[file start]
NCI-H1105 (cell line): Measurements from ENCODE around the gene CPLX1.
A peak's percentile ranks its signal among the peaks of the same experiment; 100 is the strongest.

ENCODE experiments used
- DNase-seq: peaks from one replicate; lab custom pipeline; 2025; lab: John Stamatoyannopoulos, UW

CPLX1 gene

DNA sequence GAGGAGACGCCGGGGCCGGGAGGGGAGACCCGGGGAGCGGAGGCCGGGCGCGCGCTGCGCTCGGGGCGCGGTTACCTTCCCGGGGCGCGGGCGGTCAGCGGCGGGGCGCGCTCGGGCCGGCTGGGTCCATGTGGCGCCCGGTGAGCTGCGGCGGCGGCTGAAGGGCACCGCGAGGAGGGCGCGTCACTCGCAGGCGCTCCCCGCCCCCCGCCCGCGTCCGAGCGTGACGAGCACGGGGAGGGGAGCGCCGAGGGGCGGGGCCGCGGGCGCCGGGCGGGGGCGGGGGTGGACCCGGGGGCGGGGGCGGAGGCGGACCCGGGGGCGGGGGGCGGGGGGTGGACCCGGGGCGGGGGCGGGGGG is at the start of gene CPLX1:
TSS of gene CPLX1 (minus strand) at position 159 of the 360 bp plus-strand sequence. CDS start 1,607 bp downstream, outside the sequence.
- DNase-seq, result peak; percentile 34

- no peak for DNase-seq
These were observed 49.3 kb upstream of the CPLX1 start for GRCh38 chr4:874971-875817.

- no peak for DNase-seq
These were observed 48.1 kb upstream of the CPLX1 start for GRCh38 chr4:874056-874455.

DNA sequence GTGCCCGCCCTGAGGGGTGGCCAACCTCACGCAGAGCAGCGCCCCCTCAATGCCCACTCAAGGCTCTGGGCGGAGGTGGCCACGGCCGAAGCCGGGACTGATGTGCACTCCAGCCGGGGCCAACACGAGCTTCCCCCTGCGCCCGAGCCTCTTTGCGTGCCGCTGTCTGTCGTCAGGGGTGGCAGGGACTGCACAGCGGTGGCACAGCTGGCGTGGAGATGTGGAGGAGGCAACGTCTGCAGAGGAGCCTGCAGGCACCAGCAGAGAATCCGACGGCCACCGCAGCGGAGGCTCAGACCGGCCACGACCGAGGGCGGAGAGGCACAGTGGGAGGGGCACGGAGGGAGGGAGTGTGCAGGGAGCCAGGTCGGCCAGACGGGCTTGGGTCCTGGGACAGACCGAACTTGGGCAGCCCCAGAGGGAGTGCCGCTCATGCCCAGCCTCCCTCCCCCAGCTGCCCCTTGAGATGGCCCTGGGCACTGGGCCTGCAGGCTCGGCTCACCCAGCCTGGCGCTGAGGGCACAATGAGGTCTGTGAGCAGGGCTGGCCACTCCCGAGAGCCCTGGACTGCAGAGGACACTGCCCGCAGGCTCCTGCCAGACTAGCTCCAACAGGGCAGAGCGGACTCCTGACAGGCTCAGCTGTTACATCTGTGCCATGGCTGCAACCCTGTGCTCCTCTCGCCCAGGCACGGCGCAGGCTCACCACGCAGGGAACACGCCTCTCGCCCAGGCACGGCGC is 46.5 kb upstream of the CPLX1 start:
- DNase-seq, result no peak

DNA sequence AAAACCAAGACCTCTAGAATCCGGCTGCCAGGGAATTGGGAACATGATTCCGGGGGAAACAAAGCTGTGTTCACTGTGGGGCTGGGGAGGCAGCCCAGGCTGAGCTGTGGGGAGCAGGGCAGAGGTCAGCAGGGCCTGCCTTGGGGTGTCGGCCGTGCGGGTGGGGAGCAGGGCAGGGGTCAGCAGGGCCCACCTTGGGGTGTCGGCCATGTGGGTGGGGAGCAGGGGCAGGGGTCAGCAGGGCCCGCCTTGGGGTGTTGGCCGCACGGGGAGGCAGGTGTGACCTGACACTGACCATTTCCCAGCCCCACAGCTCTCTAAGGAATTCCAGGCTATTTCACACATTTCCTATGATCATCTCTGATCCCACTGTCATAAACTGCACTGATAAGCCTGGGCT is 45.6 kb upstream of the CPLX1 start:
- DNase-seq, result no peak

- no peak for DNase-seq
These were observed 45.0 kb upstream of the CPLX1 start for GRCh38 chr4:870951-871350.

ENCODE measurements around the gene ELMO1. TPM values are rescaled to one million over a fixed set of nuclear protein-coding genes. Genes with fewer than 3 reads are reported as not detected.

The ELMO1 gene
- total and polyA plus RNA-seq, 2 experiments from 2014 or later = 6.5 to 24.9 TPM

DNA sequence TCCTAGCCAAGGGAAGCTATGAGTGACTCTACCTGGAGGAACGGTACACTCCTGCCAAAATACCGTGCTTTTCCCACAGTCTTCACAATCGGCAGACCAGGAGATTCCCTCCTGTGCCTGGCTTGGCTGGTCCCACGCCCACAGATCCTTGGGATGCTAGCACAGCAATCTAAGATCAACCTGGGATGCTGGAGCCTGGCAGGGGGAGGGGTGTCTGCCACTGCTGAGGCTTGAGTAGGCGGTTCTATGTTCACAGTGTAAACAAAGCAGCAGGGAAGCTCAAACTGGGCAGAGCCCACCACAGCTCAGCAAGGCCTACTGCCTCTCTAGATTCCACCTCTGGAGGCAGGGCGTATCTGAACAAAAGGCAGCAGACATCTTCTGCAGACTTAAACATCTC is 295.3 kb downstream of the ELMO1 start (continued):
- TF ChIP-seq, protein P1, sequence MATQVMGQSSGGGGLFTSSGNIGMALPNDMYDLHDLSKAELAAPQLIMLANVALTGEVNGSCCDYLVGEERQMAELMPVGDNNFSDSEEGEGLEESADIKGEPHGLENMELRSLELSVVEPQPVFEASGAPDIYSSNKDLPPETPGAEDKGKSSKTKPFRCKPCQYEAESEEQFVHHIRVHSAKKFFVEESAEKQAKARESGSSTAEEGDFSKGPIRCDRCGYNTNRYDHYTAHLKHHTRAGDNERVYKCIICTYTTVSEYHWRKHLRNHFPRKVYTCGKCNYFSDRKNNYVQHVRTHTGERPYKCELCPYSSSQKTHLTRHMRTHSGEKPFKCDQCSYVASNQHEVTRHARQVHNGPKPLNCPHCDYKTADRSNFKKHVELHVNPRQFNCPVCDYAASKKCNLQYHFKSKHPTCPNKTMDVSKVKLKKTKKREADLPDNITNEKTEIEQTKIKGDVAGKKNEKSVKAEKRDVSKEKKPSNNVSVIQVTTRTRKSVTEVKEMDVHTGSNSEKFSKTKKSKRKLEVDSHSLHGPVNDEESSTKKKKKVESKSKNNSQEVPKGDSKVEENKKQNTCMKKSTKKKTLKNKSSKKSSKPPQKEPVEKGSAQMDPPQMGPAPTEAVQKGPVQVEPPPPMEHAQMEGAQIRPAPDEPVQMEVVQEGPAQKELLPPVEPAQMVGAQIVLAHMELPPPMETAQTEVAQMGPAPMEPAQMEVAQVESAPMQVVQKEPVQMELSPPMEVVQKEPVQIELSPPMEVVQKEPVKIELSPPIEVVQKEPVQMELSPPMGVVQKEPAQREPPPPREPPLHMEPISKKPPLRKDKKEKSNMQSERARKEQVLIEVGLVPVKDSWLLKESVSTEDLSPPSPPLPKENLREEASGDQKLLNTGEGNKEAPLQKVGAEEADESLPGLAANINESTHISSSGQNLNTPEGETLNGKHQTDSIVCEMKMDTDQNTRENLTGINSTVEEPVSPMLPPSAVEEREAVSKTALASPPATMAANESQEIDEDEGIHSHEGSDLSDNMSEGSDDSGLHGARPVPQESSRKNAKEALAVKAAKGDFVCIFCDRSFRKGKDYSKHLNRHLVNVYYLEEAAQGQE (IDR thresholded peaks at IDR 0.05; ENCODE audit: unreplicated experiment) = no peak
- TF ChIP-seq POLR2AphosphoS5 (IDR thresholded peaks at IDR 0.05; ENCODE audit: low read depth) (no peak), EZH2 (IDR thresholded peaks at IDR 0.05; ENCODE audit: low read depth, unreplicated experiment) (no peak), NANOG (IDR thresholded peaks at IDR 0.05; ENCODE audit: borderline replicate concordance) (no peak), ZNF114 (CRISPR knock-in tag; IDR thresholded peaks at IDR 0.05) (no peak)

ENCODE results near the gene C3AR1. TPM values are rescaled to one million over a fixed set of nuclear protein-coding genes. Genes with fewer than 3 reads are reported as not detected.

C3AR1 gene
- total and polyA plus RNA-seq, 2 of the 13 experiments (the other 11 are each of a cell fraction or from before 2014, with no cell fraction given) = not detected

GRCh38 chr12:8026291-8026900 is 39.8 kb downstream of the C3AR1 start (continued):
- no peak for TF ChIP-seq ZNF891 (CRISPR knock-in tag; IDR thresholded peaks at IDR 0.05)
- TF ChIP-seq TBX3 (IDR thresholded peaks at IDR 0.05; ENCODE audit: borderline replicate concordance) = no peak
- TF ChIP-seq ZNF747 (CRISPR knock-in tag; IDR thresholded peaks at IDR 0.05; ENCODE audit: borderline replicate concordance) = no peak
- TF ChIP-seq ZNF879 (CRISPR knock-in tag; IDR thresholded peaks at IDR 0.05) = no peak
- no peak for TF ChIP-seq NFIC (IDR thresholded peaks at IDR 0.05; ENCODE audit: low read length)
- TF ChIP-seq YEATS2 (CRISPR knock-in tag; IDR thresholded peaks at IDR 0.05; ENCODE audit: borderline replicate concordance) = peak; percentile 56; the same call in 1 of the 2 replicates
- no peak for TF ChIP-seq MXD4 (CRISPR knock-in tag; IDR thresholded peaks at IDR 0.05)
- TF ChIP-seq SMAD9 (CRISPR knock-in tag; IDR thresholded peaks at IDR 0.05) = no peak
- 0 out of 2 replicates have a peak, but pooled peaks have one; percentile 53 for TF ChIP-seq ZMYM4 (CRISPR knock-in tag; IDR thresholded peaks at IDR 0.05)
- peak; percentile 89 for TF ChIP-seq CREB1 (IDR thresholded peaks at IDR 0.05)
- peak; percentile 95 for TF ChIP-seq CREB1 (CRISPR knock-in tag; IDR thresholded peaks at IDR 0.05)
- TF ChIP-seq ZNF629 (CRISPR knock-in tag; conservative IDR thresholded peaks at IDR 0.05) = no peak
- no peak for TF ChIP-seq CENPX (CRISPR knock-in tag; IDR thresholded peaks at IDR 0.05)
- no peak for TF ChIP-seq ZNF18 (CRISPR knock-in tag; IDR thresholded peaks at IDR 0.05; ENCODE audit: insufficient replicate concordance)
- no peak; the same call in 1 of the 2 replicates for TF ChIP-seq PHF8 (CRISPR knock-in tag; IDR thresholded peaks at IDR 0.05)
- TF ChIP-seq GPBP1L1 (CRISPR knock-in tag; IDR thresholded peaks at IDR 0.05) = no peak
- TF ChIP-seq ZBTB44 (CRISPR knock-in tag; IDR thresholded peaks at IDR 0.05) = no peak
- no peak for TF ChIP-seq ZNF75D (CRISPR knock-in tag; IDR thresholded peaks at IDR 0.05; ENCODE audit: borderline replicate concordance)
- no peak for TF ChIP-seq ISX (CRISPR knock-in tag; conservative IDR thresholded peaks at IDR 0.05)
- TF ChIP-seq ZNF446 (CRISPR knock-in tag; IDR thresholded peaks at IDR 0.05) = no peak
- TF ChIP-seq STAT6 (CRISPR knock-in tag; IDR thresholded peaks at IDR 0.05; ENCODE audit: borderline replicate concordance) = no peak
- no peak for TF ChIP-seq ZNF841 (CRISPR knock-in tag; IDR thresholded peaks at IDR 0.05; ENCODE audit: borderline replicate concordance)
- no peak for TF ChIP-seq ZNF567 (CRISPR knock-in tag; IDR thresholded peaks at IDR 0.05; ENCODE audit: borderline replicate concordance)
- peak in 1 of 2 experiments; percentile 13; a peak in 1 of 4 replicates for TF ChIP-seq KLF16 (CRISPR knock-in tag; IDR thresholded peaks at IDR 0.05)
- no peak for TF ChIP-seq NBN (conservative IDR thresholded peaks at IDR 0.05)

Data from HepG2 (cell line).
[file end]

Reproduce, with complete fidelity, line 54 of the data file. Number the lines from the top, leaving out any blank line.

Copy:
Data from HepG2 (cell line).